1. Try not to lose your phone. Or wallet. Or any other valuable. Please. The standard protocol would be to conduct a stand-by-universe, which means emptying ALL your belongings to let commanders search through them.
Trust me, it's not a nice experience, especially since you weren't the one who lost the stuff.
2. Discipline is going to be strictly enforced in the army so live with it, especially if you've been a 'free spirit' all this while. For me I had a strict upbringing so there wasn't much issue but for others they certainly needed time to adjust.
3. BMT, like it or not, is like primary school. Therefore you are treated as babies, even though you may be older than some commanders. Just suck it up; they are bound by orders to do certain things as well, so as to ensure the welfare (or safety) of recruits.
Only after BMT when you move to units or command school that more freedom comes in. But of course that's when you prove that you have earned the added liberties given to you by showing basic discipline. And remember not to abuse it.
4. Never disrespect your commanders. Never talk back to them. Like it or not these commanders have gone through more tough training than you recruits, and therefore they deserve some basic respect as a leader.
Also, it's better to be safe than sorry but never get too friendly with them. (Especially since getting too friendly may cause you to be rude to them, hence disrespecting them.) Some don't mind but others expect a line drawn between recruits and commanders.
5. Throughout BMT you'll learn lots of stuff. It's your choice whether you want to remain as a passive student or active one. Probe actively: 'why is the weapon designed like that, not this other way?'
If you meet good commanders, they will be more than happy to share their knowledge with you, like what my BMT platoon sergeant did. Through this, you also feel a sense of accomplishment that you are in control of your learning instead of being force-fed.
I guess that's pretty much what I have to advise, based on what I've been through. I wanted to wax lyrical about how awesome my BMT company is (because it really is), but I guess such memories should be left personal.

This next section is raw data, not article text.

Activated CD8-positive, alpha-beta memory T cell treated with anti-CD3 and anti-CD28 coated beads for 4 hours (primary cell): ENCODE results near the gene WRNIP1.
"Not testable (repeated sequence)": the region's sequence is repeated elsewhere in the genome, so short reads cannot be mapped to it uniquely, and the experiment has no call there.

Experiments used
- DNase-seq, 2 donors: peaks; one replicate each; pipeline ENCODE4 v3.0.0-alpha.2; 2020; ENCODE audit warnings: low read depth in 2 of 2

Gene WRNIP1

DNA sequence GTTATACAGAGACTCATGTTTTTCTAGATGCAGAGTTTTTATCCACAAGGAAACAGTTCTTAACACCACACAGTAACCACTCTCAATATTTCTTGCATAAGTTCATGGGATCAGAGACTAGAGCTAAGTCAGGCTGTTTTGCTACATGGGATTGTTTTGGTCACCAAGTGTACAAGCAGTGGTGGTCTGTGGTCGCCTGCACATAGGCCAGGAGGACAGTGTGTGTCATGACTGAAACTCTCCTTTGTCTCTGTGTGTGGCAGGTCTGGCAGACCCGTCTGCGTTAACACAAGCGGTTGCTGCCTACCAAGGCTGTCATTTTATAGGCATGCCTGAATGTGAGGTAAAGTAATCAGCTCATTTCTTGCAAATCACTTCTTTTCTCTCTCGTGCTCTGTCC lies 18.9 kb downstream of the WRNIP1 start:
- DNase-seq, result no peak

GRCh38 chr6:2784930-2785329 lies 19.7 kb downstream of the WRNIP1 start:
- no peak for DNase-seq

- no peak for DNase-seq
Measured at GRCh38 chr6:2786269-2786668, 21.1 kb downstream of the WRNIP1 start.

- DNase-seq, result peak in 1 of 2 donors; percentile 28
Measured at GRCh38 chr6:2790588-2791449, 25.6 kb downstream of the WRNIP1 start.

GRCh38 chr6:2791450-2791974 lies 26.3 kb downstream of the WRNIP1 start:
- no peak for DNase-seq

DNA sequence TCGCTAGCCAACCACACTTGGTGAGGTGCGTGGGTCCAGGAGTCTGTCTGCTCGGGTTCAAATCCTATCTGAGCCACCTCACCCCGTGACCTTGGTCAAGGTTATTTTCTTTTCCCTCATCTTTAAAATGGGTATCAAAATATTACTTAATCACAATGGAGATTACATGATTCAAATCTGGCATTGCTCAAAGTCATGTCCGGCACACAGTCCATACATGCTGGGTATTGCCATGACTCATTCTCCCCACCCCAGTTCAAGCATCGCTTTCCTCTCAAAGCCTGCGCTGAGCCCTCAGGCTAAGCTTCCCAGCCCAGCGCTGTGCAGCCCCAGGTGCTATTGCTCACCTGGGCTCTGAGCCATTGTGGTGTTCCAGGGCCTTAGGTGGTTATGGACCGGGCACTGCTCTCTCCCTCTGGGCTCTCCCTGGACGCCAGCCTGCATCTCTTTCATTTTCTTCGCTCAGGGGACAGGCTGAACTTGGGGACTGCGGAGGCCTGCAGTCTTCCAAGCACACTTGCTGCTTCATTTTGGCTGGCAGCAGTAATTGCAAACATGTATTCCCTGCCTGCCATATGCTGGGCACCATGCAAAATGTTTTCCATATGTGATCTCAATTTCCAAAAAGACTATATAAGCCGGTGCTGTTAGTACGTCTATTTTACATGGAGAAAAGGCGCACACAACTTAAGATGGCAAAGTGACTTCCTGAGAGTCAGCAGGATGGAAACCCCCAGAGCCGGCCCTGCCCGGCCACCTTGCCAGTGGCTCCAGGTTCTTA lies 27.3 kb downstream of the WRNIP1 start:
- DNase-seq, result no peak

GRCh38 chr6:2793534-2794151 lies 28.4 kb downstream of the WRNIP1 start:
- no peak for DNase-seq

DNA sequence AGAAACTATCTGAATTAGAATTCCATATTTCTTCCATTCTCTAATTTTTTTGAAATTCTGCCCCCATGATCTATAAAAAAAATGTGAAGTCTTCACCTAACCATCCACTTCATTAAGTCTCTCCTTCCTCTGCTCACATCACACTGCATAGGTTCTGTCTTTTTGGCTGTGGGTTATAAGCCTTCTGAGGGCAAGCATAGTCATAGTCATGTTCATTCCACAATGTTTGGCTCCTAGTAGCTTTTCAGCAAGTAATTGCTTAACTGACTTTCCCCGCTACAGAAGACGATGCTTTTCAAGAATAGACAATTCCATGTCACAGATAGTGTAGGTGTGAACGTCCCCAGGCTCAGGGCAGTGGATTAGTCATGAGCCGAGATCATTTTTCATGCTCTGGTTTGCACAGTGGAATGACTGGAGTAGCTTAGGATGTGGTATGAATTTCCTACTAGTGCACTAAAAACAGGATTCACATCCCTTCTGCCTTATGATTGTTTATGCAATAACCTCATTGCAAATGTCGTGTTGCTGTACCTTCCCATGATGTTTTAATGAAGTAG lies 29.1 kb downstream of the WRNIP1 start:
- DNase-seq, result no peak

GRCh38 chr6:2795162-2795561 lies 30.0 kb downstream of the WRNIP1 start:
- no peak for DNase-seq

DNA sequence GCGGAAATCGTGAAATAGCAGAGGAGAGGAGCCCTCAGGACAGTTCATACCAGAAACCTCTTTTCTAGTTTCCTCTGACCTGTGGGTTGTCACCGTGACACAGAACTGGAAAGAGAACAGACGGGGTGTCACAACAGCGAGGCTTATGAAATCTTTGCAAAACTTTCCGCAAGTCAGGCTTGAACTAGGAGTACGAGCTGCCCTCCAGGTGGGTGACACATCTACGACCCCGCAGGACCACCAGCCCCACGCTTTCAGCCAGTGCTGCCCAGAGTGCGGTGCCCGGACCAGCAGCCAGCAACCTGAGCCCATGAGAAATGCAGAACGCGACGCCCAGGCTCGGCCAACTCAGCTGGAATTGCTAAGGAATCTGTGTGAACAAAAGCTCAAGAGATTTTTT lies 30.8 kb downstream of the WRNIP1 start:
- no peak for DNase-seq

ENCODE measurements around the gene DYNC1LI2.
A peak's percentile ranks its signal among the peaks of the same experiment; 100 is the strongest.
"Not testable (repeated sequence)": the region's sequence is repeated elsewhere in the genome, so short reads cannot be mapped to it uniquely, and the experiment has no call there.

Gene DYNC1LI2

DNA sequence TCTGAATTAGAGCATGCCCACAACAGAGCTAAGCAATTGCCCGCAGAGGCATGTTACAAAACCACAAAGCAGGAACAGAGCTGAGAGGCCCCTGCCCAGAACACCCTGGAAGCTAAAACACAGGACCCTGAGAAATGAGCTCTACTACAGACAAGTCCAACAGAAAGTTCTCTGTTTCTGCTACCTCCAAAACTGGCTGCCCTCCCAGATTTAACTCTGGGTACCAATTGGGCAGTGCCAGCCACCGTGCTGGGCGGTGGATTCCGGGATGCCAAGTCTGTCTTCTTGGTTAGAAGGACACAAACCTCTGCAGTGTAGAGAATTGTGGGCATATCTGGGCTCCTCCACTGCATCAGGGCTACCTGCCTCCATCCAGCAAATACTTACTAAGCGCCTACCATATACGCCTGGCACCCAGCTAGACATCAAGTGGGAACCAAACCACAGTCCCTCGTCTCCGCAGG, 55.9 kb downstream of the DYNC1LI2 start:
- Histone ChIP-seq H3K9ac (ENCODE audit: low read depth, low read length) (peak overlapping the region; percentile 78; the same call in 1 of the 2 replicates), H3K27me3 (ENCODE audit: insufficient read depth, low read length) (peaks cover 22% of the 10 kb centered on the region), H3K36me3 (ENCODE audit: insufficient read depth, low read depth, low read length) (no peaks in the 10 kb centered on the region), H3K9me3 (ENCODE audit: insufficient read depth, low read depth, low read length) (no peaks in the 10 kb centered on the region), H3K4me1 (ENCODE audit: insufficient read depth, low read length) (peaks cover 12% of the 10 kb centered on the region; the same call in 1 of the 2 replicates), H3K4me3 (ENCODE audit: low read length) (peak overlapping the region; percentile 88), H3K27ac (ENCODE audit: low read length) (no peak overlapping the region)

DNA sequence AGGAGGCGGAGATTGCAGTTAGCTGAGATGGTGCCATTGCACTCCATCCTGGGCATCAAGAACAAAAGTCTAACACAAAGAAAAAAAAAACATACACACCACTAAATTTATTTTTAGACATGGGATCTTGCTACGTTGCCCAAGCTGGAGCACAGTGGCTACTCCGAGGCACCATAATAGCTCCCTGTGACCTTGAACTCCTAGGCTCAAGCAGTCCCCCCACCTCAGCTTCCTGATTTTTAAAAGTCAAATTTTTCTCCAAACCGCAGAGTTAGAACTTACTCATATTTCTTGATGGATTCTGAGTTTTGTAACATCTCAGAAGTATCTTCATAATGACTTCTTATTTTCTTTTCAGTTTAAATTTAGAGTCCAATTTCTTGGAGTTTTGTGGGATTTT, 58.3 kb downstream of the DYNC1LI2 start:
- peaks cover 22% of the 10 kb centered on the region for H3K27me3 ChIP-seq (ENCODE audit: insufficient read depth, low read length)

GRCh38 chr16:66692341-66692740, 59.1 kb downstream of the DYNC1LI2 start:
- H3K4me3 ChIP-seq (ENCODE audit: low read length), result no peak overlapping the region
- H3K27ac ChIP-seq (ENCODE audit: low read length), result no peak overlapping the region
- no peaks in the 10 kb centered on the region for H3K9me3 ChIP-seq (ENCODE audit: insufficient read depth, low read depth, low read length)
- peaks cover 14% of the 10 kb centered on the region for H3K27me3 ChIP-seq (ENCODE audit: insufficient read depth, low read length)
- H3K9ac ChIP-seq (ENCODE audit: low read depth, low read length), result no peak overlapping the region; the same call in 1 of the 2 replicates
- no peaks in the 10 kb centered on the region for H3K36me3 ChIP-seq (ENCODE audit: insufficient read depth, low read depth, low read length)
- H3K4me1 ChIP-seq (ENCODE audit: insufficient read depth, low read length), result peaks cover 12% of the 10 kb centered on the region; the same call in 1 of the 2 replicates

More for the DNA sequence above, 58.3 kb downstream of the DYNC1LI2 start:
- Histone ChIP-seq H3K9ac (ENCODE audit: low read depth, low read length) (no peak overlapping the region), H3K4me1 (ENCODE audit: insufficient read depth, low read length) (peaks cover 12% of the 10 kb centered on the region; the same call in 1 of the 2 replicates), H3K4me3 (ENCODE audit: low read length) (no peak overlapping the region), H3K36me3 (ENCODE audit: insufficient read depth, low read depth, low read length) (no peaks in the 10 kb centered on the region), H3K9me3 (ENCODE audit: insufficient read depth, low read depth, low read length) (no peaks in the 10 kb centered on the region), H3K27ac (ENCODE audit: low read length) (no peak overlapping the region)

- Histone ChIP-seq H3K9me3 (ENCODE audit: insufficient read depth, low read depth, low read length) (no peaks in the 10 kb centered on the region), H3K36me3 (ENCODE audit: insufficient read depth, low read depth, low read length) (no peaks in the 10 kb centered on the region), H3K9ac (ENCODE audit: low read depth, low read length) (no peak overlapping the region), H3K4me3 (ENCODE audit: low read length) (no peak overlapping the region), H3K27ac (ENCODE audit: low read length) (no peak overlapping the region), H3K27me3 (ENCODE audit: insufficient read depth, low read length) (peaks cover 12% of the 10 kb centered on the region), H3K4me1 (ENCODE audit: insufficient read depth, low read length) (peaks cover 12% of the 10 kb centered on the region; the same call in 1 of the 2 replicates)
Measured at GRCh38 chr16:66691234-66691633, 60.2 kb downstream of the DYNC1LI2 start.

You can't choose which company you end up with but from now till then, pray that you get a good company helmed by a good and caring OC. And a good buddy. Then BMT life should be a wonderful experience on the whole.
If you, who are growing up, do not understand that you have got to defend this, then I say in the end, we will lose. Other people will come, smack you down, take it over. -- Lee Kuan Yew, 1967.
29 April 2015:
I haven't heard such words in quite a while.Today I was again accused of being gay, 'You must be gay!', after a very long while. For at least the time in JC, I was spared of these remarks which I previously received. However, today those familiar remarks came again.
It first started when I was talking to CK about theatre, since we both were interested in it. Then R decided to add that theatre was for gays, which were people 'like him', i.e. me. And yep, that was the first blow of how thespians are gay, with specific reference to me.
Then M decided to draw upon his knowledge of digit ratio and checked the ratio of my ring to index finger. After which, he declared: 'That's it! You must be gay!' To be honest, by then I was pretty depressed. Maybe you may think I'm just sensitive but it brought back memories.
I just hope that people realise that sometimes their words may actually hurt. And that they could refrain using bigoted language and generalisations such as how theatre is only for gays. Now I'm better but just now I was honestly upset.